- A total of more than $1 billion in revenue lost to state and local governments, $8.48 for every household in America.

- Amazon also operated 65 million square feet of distribution space, employing roughly 30,000 full-time workers and 104,000 part-time and seasonal workers.

- Even counting all the jobs in Amazon distribution centers, Amazon sales produced a net loss of 135,973 retail jobs.

According to an earlier Civic Economics study called "Local Works!", dollars spent in locally owned businesses continue to circulate locally and enrich that community. For every $100 spent in a locally owned business, $68 stays in that community; but for every $100 spent in non-local businesses, only $43 stays in the community. Over a period of years, that $25 difference can mean millions of dollars siphoned away from local communities to corporate headquarters.

Amazon is known for its low prices and convenience. However, as booksellers at Bookends & Beginnings in Evanston point out, "What's largely invisible is the price we're really paying for that kind of convenience, if we ignore the likely consequences of Amazon's snowballing monopolistic practices." In Illinois alone, the numbers are shocking. The study estimates that in 2014, Amazon sold more than $1.8 billion worth of retail goods in Illinois. That is the equivalent of 1,289 retail storefronts, 4.5 million square feet of commercial space, which might have paid $23.6 million in property taxes and more than $59.8 million in revenue lost to state and local governments. Even counting all the jobs in Amazon distribution centers, Civic Economics finds that Amazon sales produced a net loss of 7,802 retail jobs in Illinois.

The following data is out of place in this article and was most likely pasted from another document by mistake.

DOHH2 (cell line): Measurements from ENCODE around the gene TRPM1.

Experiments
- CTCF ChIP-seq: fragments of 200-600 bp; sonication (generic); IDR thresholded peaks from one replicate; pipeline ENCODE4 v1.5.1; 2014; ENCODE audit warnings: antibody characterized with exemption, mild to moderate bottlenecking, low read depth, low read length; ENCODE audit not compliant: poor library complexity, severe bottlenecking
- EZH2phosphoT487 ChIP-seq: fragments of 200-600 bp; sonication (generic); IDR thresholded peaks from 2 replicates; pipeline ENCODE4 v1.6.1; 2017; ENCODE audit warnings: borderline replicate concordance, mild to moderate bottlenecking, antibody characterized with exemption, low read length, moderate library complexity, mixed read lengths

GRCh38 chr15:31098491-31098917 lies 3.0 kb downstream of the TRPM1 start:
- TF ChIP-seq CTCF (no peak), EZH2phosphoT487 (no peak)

The list of Chicago and Chicago-area stores, as well as our regional booksellers' association, endorsing this statement, along with their individual comments and contact information for follow-up, follow:

57th Street Books, 1301 E. 57th St., Chicago

Abraham Lincoln Book Shop, Inc., 824 W. Superior St., Ste. 100, Chicago

Anderson's Book Shop, Naperville, Downers Grove, and La Grange

The Book Cellar, 4736-38 N. Lincoln Ave., Chicago

The Book Stall at Chestnut Court, 811 Elm St., Winnetka

The Book Table, 1045 Lake Street, Oak Park

Bookends & Beginnings, 1712 Sherman Ave., Rear 1, Evanston

City Lit Books, 2523 N. Kedzie Blvd., Chicago

Great Lakes Independent Booksellers Association, 2113 Roosevelt, Ypsilanti, MI

Lake Forest Bookstore, 662 N. Western Ave., Lake Forest

RoscoeBooks, 2142 W. Roscoe St., Chicago

Sandmeyer's Bookstore, 714 S. Dearborn St., Chicago

Seminary Co-Op Bookstore, 5751 S. Woodlawn Ave., Chicago

Unabridged Books, 3251 N. Broadway, Chicago

Volumes Bookcafe, 1474 N. Milwaukee Ave., Chicago

Wicker Park Secret Agent Supply Co. / 826CHI, 1276 N. Milwaukee Ave., Chicago

Women & Children First, 5233 N. Clark St., Chicago